It is of course goals that win games, but Kashima Antlers’ solid defence was vital to the club’s J1 first stage title success… (日本語版はこちらです)
Kawasaki Frontale and Urawa Reds may have been jostling for top spot in J1 from Round 3 onwards, alternating at the summit until Kawasaki lost their nerve away to Avispa Fukuoka on the penultimate weekend of the season, but it was ultimately Kashima Antlers who surged through to seal the first stage title.
While Frontale’s stumble in Kyushu and Reds’ catastrophic run of five games without a win between mid-May and mid-June ultimately cost the pair, nothing should be taken away from Masatada Ishii’s side, who claimed the first spot in this year’s Championship on the back of a six-game winning streak, completed on Saturday with the minimum of fuss against the same Avispa side Kawasaki could only draw with the previous week.
That string of victories closed out a nine-game unbeaten run, during which time Antlers conceded just five times. Indeed, the Ibaraki side ended the first stage with the best defensive record in J1, only letting in 10 goals and keeping nine clean sheets in their 17 games.
That solidity was built on a consistency in the backline, with the same back five of Hitoshi Sogahata, Daigo Nishi, Gen Shoji, Naomichi Ueda, and Shuto Yamamoto starting every game they were available for. Only two other players featured when one of the regulars was injured or suspended, with Yukitoshi Ito filling in at full-back for four games and Bueno slotting into the centre for three.
One of those was the 2-0 win over Avispa on Saturday, when the Brazilian looked alert and confident covering for Shoji, sweeping up well in the early stages when Antlers looked a little shaky and dealing with his physical compatriot Wellington throughout.
“We weren’t nervous but we knew that they were going to come at us from the start and that we couldn’t just sit back and accept that but also had to press from the front,” Yamamoto said post-match.
“That was how it turned out and it was a slightly difficult start to the game for us, but bit by bit we started to control the flow of the game and after we scored the first goal we were really able to play at our pace, I think.”
The full-back’s 27th-minute header certainly settled things down for the home side and took the wind out of Avispa’s sails, and Gaku Shibasaki provided a further insight into Kashima’s staying power.
“There are spells in games when things are going well and those when they aren’t, but during those difficult periods we have a style we can return to and we all know what we have to do,” the Japan midfielder said. “I think because we are all aware of that fact we have been able to put together this run of results.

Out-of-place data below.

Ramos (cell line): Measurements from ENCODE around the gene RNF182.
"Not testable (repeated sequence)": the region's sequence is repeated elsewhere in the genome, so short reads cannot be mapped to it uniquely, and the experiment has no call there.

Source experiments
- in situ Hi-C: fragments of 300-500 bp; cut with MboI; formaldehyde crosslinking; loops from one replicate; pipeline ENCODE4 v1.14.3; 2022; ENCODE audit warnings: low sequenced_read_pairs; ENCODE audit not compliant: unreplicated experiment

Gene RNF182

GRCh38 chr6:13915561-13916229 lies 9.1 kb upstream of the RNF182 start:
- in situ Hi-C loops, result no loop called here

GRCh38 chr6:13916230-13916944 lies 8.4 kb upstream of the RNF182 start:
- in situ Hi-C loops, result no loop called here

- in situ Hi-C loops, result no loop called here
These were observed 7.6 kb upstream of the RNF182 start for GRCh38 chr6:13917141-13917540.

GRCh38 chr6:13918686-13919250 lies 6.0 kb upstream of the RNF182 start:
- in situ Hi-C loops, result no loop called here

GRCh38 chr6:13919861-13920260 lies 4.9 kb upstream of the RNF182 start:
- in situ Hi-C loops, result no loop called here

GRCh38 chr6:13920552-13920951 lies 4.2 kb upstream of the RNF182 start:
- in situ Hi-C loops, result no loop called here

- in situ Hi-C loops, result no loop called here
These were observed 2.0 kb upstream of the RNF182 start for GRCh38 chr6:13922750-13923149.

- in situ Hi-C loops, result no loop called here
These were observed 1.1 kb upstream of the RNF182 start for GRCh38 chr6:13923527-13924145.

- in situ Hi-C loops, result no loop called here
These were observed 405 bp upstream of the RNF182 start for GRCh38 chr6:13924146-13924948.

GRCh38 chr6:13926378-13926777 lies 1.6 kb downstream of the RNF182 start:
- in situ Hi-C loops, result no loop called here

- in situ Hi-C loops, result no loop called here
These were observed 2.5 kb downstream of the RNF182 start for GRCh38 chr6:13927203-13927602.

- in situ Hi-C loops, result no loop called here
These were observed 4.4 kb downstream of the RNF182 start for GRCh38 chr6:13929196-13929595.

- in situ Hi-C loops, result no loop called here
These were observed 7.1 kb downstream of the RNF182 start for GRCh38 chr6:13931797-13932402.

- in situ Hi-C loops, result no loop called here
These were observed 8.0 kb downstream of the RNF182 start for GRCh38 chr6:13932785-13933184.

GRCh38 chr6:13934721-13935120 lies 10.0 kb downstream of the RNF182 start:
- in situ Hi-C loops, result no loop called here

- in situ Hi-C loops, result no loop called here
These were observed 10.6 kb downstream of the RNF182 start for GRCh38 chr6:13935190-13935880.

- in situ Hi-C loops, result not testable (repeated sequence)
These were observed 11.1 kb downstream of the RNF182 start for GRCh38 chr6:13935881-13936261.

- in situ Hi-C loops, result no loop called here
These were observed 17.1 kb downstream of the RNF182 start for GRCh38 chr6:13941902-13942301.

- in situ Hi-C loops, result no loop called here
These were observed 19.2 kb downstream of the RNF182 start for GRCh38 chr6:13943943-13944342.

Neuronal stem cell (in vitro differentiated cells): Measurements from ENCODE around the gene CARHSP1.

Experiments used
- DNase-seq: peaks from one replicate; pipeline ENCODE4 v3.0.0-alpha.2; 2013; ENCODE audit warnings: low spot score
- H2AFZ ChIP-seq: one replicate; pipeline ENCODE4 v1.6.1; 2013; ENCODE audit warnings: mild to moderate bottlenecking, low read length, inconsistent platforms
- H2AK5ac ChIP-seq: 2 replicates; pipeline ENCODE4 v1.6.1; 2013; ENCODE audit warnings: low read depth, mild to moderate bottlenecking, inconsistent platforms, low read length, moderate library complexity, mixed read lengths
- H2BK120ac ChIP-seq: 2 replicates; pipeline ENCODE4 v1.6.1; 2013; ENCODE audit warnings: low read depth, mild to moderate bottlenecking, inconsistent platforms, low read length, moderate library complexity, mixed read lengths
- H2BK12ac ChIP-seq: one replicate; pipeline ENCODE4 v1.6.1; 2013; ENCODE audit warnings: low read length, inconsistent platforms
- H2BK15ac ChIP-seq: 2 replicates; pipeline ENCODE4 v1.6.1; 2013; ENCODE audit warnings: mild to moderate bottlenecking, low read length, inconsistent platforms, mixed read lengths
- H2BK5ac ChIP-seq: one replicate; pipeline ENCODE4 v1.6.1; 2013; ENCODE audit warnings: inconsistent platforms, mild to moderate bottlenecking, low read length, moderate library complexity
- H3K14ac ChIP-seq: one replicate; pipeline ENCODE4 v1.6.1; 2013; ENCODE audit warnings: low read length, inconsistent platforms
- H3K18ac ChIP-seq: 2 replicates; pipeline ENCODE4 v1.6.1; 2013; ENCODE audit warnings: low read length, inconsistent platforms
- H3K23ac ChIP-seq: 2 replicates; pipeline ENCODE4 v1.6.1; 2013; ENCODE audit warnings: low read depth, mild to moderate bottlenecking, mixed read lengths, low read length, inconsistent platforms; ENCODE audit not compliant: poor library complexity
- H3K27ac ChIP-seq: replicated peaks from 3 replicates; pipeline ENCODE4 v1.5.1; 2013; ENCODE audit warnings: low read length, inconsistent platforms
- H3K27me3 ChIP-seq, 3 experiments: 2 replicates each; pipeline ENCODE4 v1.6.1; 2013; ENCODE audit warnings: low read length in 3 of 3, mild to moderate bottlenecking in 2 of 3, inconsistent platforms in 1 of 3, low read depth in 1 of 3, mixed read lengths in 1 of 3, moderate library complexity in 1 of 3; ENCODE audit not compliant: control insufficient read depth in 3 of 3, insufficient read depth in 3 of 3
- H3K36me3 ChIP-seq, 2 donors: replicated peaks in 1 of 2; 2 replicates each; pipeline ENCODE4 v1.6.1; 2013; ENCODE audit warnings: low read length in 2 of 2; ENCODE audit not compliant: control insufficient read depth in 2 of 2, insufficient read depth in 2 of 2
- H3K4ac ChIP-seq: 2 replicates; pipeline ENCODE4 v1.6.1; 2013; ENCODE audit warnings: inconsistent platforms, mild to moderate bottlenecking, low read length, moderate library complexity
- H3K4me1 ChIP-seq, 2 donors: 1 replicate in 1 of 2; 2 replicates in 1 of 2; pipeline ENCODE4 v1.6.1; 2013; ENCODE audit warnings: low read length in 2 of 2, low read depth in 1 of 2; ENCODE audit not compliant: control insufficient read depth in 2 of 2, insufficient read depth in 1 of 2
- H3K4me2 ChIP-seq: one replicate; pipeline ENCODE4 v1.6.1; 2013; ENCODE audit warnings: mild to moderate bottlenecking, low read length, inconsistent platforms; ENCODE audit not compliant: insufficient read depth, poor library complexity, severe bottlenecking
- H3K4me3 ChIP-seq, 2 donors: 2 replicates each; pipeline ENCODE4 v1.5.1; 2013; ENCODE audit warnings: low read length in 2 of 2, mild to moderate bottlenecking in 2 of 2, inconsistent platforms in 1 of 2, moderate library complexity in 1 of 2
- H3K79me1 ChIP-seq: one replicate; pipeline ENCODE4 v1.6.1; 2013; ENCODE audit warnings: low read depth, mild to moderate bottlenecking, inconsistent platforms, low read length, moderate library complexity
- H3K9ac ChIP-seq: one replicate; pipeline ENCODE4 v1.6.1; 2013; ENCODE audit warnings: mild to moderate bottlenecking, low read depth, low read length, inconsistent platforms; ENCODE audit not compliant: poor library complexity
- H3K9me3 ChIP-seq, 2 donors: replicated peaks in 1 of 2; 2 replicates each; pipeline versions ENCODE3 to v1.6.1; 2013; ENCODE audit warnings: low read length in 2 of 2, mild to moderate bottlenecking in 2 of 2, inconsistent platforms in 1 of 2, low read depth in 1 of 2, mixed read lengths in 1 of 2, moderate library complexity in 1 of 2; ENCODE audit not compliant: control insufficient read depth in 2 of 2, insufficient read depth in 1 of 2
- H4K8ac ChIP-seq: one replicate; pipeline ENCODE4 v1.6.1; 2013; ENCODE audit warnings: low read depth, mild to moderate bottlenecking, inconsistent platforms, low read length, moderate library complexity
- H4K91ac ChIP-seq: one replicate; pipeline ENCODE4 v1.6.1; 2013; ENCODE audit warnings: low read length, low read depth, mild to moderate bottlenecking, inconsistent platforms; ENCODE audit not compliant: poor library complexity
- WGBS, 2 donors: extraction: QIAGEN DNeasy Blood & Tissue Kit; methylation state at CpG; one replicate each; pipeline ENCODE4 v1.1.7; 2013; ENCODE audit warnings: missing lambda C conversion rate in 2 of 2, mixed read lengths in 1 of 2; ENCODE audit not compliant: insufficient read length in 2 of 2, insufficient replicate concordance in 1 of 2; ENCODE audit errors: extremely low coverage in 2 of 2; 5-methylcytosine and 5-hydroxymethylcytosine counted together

“In particular we have conceded very few goals, and the team as a whole has had an increased awareness of defending together. There is no doubt that from a good defence you can build good attacks. We’re doing well in that respect at the moment, but from now on we want to improve our accuracy even more and I think we are capable of continuing this run of consecutive wins into the second stage.”
One way in which the team could improve is to have the defenders finding the net more often. Yamamoto’s opener against Avispa was just the second time one of them had registered this season, after Nishi’s winner against his former side Albirex Niigata in May, and with Shoji and Ueda both imposing players they should be contributing more from set pieces especially.
That’s not to say they aren’t trying, however, and Ueda’s all-round play has been particularly impressive this season. The Olympic centre-back looks increasingly assured in possession and resembled John Terry at his peak at one point against Avispa, snatching possession in his own half before surging out of defence with the ball, playing it out wide, and continuing his driving run into the opposition penalty area where he almost latched onto the final ball into the box to convert what would have been a wonderful goal.
“We were really focused on picking up the title,” the 21-year-old said when asked about the cut-throat way in which Antlers wrapped up the first stage. “We didn’t lose any of our last games and there was an even stronger feeling than usual within the team that we were absolutely going to win each one.
“We’ve also conceded fewer and fewer goals, and the forward players have contributed a lot in that respect. It wasn’t just down to the strength of the defence, it’s truly been a case of the team coming together and fighting as one.”
They will have to exhibit that even more in the second half of the season with Ueda set to miss several games while he is in Rio with Teguramori’s Under 23 side. While his absence is sure to be a blow, however, Bueno demonstrated the strength in depth Antlers have at centre-back, where they also have another fine player in reserve with Hwang Seok-ho yet to feature in 2016 on account of injury and the fine form of Shoji and Ueda.
Building from the back has worked for Antlers so far, and it is hard to see those foundations failing as the season progresses.